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Carl Laemmle and the trust

29.12.2010

Carl Laemmle was the first to fight back. The future founder of Universal Pictures, Laemmle created the Laemmle Film Service, later known as the Independent Moving Pictures Company (IMP), and began a bedrock campaign to shake nickelodeon owners out of their torpor and challenge the Edison Trust. One of the claims that the Trust made was that their ownership of the film industry was based on the fact that each of the ten companies possessed patents that were essential in the production of motion pictures. In truth, the patents were all based on the same basic principles that had been set down by the Lumière brothers, Le Prince, and others years before, but rather than sue each other—which was the situation before Edison created the Trust—the nine companies decided to agree that, among them, they jointly held the requisite patents.


Woodville Latham, which kept projected motion pictures from jamming in the projection gate. Edison had acquired the patent from Latham in 1897 and launched suits against all his competitors at that time; in addition, Edison had also acquired a similar apparatus from inventor Thomas Armat in 1896.


The flurry of lawsuits that followed was designed to keep timid producers in a perpetual state of fear and obligation; to add insult to injury, in addition to forcing exhibitors to screen only films made by the Motion Picture Patents Company and distributed by the General Film Company, the same exhibitors also had to pay a $2.50 per week licensing fee simply for adhering to the Trust’s dictates. This was in addition to the Trust’s licensing fee of ten cents a foot for each film screened by any exhibitor.


Laemmle declared open war on the Trust, aided in a competitive way by William Fox, whose Fox Film Corporation more or less ignored the Trust’s dictates. Laemmle went much further, ridiculing the Trust with satirical cartoons in trade newspapers and exhorting nickelodeon owners to “come out of it” and book films from Laemmle’s rival exchange at a fraction of the cost. Edison responded, as he often did, with lawsuits, coercive action, and, when all else failed, violence, hiring gangs of armed thugs to smash the production and exhibition equipment of those rival producers, distributors, and exhibitors who defied him.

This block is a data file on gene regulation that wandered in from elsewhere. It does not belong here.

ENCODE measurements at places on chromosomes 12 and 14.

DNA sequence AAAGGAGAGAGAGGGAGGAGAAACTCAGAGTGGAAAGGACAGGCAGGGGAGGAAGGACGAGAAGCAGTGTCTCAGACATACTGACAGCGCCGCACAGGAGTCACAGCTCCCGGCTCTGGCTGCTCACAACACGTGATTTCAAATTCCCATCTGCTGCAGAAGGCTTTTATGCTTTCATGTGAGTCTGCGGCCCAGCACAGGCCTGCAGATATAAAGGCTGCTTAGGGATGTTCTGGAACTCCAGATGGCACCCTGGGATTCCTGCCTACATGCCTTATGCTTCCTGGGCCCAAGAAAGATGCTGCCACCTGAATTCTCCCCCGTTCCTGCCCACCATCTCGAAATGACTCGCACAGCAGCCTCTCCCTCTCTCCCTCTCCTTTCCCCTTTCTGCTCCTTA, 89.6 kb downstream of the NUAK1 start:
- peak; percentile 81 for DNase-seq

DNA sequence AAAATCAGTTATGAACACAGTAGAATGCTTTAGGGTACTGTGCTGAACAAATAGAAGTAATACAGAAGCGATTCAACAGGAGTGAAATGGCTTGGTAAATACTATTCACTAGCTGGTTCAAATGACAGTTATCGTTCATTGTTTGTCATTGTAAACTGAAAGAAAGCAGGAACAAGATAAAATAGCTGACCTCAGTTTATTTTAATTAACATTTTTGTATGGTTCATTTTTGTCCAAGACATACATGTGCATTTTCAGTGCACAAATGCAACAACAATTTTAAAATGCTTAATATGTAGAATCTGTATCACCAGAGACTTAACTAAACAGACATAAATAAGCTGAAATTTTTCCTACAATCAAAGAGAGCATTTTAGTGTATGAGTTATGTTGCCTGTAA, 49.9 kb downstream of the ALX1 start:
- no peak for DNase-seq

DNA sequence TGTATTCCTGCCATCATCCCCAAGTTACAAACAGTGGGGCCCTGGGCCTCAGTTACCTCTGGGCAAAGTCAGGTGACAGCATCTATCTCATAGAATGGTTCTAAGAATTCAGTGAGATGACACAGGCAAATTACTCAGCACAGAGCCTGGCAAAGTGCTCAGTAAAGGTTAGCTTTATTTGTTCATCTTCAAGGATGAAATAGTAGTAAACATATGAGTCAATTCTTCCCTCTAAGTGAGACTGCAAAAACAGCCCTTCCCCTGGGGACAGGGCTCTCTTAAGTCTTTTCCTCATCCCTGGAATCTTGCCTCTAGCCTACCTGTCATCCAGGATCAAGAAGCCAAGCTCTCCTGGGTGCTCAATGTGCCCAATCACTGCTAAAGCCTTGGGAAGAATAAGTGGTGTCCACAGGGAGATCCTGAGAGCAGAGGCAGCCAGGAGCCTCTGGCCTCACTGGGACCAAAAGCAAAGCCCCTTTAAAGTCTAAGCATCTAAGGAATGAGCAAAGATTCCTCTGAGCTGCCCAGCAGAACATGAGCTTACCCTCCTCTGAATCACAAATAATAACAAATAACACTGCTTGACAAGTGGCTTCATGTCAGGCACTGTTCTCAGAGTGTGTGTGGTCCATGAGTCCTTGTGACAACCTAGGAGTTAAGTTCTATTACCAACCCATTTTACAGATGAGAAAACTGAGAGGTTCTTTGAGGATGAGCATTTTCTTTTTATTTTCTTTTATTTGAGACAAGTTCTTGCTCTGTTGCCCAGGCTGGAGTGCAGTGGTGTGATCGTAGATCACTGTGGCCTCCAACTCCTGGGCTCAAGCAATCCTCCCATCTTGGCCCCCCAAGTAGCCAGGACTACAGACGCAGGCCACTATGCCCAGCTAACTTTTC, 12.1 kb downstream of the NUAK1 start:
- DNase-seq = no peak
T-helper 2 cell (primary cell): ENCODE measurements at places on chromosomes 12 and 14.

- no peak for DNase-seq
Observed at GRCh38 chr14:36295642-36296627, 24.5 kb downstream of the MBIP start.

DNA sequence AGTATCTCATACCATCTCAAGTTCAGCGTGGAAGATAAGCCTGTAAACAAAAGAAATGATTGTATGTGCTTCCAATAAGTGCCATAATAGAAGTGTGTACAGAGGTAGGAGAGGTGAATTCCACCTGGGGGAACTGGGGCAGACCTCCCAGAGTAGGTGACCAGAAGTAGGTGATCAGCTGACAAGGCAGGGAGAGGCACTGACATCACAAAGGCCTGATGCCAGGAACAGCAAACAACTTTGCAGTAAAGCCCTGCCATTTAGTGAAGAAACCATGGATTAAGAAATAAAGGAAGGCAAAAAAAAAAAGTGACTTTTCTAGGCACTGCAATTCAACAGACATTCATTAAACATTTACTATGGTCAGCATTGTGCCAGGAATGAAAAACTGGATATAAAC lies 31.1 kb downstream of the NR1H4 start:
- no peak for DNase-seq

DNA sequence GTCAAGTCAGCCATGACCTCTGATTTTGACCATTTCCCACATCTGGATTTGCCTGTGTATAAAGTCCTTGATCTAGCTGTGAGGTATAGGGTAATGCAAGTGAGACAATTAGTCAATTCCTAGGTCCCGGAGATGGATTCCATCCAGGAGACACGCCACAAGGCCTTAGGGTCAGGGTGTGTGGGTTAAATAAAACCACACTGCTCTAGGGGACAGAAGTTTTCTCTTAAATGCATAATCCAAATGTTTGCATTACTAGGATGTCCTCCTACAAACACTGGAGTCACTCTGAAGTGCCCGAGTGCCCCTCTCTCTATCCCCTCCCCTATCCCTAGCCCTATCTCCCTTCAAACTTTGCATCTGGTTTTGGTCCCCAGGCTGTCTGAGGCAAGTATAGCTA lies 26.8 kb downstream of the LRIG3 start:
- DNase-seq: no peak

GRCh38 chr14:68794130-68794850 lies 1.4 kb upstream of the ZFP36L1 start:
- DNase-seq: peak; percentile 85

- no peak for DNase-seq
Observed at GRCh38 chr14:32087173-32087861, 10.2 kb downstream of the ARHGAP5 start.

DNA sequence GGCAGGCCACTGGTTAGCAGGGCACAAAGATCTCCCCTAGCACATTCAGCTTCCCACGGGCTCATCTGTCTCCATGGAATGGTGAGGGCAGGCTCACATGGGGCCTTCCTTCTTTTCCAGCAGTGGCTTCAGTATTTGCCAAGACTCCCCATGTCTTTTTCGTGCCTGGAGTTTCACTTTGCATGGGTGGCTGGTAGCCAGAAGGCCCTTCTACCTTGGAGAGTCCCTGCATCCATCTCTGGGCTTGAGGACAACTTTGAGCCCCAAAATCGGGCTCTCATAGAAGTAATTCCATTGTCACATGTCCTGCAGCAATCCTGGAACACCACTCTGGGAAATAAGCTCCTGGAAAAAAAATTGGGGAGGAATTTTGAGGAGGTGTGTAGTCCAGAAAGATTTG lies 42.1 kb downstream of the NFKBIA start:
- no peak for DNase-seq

Laemmle’s film exchange was a place where nickelodeon owners could rent, rather than buy, films for exhibition. When Edison tried to block exhibitors from screening Laemmle’s existing supply of Edison Trust films, Laemmle began making shorts of his own for rental and used the industrious Thomas Ince as one of his key house directors—in time, Ince would direct some two hundred short attractions for Laemmle. In addition, a group of small companies—such as Majestic, Rex, Powers, and others—combined to form the Motion Picture Distributing and Sales Company, which directly confronted the Trust as a monopoly in court.


Finally, Carl Laemmle struck a decisive blow against the Trust in 1908 by luring actress Florence Lawrence, known as “The Biograph Girl,” away from Biograph and signing her for his IMP Company, where she promptly became known as “the Imp Girl.” Laemmle did this in part because he was willing to give her name billing, something that Biograph, as part of the Edison Trust, was loath to do. Edison felt that if the public didn’t know the names of his actors, they wouldn’t be able to increase their salary demands because of burgeoning popularity. Yet he failed to realize that a star’s popularity could potentially sell a film to audiences on name value alone. Thus, Laemmle created the star system as we know it today. To celebrate Lawrence’s signing, he also staged an elaborate publicity campaign in which he claimed to debunk “the blackest and at the same time the silliest lie” that Lawrence had been accidentally killed by a streetcar in St. Louis. What Laemmle neglected to mention in the splashy series of ads—all with the banner headline “We Nail a Lie”—was that he himself had started the rumors in order to generate publicity for Lawrence’s signing. Nevertheless, the ruse worked, and Florence Lawrence went on to become one of IMP’s major early stars.


All this was too much for Edison and his Trust compatriots, and soon the Motion Picture Patents Company was tied up in a seemingly endless round of litigation. In 1915, the courts ruled that the Trust was, in fact, a monopoly, and Edison’s scheme collapsed. The independents had won and such producers as Laemmle, Adolph Zukor, Jesse Lasky, Samuel Goldwyn, Louis B. Mayer, and others rushed in to fill the need for product, creating a dynamic and highly competitive studio system that survives to the present day, in such companies as Twentieth Century Fox, MGM, Paramount, Universal, and what became other major Hollywood studios.



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